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Jackson Grant Enters Transfer Portal, P.J Fuller Reported to Follow

Two more Huskies are on their way out the door

NCAA Basketball: Washington at Gonzaga James Snook-USA TODAY Sports

Husky big man Jackson Grant announced this morning that he is entering the transfer portal. He will have 3 years to play 2 at his next stop.

Grant entered the Washington program as a top-100 recruit and seemed to be a stretch 5 option in Mike Hopkins’ defensive zone scheme after showing off good outside touch at Olympia High. Expectations increased after Grant was named to the McDonald’s All-American team despite being ranked well below a normal participant. It was clear almost immediately though in Jackson’s true freshman season that he wasn’t ready for D1 competition. That was exacerbated by Grant reportedly experiencing a particularly bad bout with Covid that caused him to lose a significant amount of weight. Washington still had Grant appear in 25 games due to a lack of options at the center position but he only averaged 6.5 minutes per game and shot 37.5% from the field.

It was somewhat of a surprise this fall when it was announced that Grant was redshirting to work on building up his body but seemed like it might be a good long-term move. That plan flew out the window though when Franck Kepnang tore his ACL. Grant instead entered the rotation briefly but it once again became clear that the Huskies struggled mightily with him in the game and there was a reason the plan was to redshirt.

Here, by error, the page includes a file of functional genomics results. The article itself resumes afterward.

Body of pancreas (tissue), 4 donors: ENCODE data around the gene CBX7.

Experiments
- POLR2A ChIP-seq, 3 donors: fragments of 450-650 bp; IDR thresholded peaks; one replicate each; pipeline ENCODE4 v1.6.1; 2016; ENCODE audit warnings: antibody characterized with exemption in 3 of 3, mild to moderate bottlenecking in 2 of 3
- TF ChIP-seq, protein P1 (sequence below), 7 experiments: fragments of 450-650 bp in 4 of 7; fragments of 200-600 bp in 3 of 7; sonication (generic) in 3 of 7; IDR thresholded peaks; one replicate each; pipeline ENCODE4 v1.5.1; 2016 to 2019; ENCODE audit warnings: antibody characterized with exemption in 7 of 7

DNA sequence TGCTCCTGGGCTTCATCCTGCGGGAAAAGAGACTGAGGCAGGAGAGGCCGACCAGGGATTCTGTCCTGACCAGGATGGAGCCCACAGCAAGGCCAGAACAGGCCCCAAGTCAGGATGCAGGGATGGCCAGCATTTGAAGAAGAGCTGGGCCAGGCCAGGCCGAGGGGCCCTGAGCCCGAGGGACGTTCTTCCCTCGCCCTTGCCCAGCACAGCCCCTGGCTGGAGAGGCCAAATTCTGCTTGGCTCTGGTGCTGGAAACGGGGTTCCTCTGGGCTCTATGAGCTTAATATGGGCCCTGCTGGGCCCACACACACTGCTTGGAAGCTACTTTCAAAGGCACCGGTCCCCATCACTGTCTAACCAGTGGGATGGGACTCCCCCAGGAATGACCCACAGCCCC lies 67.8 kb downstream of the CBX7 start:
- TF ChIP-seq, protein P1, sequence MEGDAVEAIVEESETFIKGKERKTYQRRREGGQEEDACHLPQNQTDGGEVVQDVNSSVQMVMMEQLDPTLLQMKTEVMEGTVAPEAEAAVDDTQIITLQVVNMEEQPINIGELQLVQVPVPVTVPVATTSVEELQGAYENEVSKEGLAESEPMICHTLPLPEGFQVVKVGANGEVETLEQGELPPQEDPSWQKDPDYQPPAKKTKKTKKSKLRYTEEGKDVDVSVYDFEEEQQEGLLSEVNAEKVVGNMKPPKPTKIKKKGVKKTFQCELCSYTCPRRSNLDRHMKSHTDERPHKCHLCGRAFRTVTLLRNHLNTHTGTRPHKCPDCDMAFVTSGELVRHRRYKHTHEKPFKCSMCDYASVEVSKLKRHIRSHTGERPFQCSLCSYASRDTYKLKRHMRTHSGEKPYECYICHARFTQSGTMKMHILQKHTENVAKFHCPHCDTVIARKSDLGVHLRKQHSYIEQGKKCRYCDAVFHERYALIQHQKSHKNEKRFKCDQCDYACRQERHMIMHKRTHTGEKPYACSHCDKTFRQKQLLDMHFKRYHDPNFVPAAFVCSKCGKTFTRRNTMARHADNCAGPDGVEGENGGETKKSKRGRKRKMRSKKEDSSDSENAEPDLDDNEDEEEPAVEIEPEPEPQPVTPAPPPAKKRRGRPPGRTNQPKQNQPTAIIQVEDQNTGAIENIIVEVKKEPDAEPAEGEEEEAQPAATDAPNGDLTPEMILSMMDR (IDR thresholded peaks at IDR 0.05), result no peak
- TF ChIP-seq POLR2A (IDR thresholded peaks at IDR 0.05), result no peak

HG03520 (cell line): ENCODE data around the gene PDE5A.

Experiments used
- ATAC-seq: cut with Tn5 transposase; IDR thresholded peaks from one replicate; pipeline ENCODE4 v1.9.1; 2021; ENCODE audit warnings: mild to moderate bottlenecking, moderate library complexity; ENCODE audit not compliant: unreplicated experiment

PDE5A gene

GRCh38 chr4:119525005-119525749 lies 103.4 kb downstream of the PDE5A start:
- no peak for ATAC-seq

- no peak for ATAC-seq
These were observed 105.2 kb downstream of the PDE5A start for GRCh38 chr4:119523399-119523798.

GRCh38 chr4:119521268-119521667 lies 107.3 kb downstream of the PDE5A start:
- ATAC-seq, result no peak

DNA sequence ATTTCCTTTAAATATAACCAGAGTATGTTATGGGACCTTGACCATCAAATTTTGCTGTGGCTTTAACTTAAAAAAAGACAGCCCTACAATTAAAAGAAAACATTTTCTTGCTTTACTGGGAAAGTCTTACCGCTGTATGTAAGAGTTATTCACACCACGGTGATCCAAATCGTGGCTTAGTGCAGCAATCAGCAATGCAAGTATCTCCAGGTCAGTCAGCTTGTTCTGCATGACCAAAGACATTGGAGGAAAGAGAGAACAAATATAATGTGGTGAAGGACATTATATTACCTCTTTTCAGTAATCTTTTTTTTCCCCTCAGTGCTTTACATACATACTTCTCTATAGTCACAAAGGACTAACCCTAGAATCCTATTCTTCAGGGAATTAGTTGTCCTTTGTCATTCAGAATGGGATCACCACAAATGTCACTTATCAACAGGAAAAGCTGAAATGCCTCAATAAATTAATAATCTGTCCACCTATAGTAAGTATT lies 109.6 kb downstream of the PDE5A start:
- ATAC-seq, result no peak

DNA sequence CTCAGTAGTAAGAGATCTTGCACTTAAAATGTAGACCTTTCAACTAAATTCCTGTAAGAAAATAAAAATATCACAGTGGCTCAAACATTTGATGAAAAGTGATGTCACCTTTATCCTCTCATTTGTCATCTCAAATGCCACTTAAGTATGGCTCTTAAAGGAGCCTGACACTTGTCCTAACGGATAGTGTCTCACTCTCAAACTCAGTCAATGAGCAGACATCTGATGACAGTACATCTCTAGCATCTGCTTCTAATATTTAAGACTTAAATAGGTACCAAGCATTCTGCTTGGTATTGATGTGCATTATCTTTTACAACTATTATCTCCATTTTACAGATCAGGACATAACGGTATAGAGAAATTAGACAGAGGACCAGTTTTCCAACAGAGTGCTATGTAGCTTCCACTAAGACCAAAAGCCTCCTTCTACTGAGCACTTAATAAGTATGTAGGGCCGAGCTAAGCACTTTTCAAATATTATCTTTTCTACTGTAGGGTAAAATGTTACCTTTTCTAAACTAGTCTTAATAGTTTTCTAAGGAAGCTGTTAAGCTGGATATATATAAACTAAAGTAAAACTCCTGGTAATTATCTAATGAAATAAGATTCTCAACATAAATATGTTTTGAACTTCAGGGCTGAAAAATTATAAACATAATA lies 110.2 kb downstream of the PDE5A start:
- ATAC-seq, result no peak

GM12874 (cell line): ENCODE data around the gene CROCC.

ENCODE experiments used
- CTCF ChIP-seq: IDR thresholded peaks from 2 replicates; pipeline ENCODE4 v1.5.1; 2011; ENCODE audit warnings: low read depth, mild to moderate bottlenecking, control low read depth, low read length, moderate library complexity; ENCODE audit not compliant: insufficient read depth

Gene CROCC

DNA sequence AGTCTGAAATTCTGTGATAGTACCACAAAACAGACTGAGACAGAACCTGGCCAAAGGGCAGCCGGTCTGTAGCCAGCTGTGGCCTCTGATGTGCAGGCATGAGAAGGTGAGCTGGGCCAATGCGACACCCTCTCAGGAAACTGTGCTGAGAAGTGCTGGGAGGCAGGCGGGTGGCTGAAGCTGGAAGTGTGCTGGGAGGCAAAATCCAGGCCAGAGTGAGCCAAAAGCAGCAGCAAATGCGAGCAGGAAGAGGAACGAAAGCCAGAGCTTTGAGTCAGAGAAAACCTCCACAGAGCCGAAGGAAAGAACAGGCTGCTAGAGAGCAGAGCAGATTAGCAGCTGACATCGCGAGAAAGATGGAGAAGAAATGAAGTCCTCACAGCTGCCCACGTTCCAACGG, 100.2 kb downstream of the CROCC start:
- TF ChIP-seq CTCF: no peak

Ultimately, Grant appeared in 14 games this year and shot just 13.3% from the field and 37.5% from the free throw line. He finishes his Husky career having gone 0/10 from the 3-point line. His rebounding rates particularly on offense were solid for a 6’10 center but after 2 seasons it became clear a monumental leap would be needed for Grant to contribute meaningfully for a Pac-12 team.

It is not a surprise that the two players who have entered the transfer portal so far are Langston Wilson and Jackson Grant. Both were tried out at times as the backup center following Kepnang’s injury but it seems the coaching staff played them in couple game bursts as neither took hold of the position and often just forewent having a backup center. That inconsistent playing time seemingly at random is one of the blaring warning signs that a player is going to want to transfer at season’s end to at the very least have a more defined role even if it isn’t the role they originally wanted. With Grant’s portal the Huskies now have one scholarship opening but there is likely more attrition to come.

Grant’s commitment to Washington came early in his high school career and set the stage for the Huskies to try to put together a good recruiting class around him. He grew up a Dawg fan and it would’ve been tremendous for him to succeed for his favorite hometown school. Unfortunately it just wasn’t meant to be and it is likely for the best that Grant finds somewhere else he can develop without the pressure he has faced trying to live up to expectations.